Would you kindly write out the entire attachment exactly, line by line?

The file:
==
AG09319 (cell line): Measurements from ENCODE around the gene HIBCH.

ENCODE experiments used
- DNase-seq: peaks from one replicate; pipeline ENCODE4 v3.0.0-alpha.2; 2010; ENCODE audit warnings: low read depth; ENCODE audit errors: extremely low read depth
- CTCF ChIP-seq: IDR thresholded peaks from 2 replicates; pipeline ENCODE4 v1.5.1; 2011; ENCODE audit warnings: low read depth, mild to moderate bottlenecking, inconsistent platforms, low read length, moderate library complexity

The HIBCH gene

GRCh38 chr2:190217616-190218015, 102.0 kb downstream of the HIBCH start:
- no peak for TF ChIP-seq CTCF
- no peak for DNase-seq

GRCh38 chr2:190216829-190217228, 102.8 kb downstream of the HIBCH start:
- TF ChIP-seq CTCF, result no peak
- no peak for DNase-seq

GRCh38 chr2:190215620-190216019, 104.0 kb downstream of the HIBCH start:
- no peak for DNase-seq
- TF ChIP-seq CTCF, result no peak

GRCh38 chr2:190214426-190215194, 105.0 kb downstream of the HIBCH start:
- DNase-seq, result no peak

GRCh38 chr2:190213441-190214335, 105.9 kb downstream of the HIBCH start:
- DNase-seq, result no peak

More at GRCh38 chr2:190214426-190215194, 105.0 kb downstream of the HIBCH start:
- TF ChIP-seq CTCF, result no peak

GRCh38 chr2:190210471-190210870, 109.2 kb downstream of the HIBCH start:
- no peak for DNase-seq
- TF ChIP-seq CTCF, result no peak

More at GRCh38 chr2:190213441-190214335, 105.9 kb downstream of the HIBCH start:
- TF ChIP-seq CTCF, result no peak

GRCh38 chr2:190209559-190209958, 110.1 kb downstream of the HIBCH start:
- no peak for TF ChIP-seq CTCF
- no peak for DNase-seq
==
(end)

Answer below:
AG09319 (cell line): Measurements from ENCODE around the gene HIBCH.

ENCODE experiments used
- DNase-seq: peaks from one replicate; pipeline ENCODE4 v3.0.0-alpha.2; 2010; ENCODE audit warnings: low read depth; ENCODE audit errors: extremely low read depth
- CTCF ChIP-seq: IDR thresholded peaks from 2 replicates; pipeline ENCODE4 v1.5.1; 2011; ENCODE audit warnings: low read depth, mild to moderate bottlenecking, inconsistent platforms, low read length, moderate library complexity

The HIBCH gene

GRCh38 chr2:190217616-190218015, 102.0 kb downstream of the HIBCH start:
- no peak for TF ChIP-seq CTCF
- no peak for DNase-seq

GRCh38 chr2:190216829-190217228, 102.8 kb downstream of the HIBCH start:
- TF ChIP-seq CTCF, result no peak
- no peak for DNase-seq

GRCh38 chr2:190215620-190216019, 104.0 kb downstream of the HIBCH start:
- no peak for DNase-seq
- TF ChIP-seq CTCF, result no peak

GRCh38 chr2:190214426-190215194, 105.0 kb downstream of the HIBCH start:
- DNase-seq, result no peak

GRCh38 chr2:190213441-190214335, 105.9 kb downstream of the HIBCH start:
- DNase-seq, result no peak

More at GRCh38 chr2:190214426-190215194, 105.0 kb downstream of the HIBCH start:
- TF ChIP-seq CTCF, result no peak

GRCh38 chr2:190210471-190210870, 109.2 kb downstream of the HIBCH start:
- no peak for DNase-seq
- TF ChIP-seq CTCF, result no peak

More at GRCh38 chr2:190213441-190214335, 105.9 kb downstream of the HIBCH start:
- TF ChIP-seq CTCF, result no peak

GRCh38 chr2:190209559-190209958, 110.1 kb downstream of the HIBCH start:
- no peak for TF ChIP-seq CTCF
- no peak for DNase-seq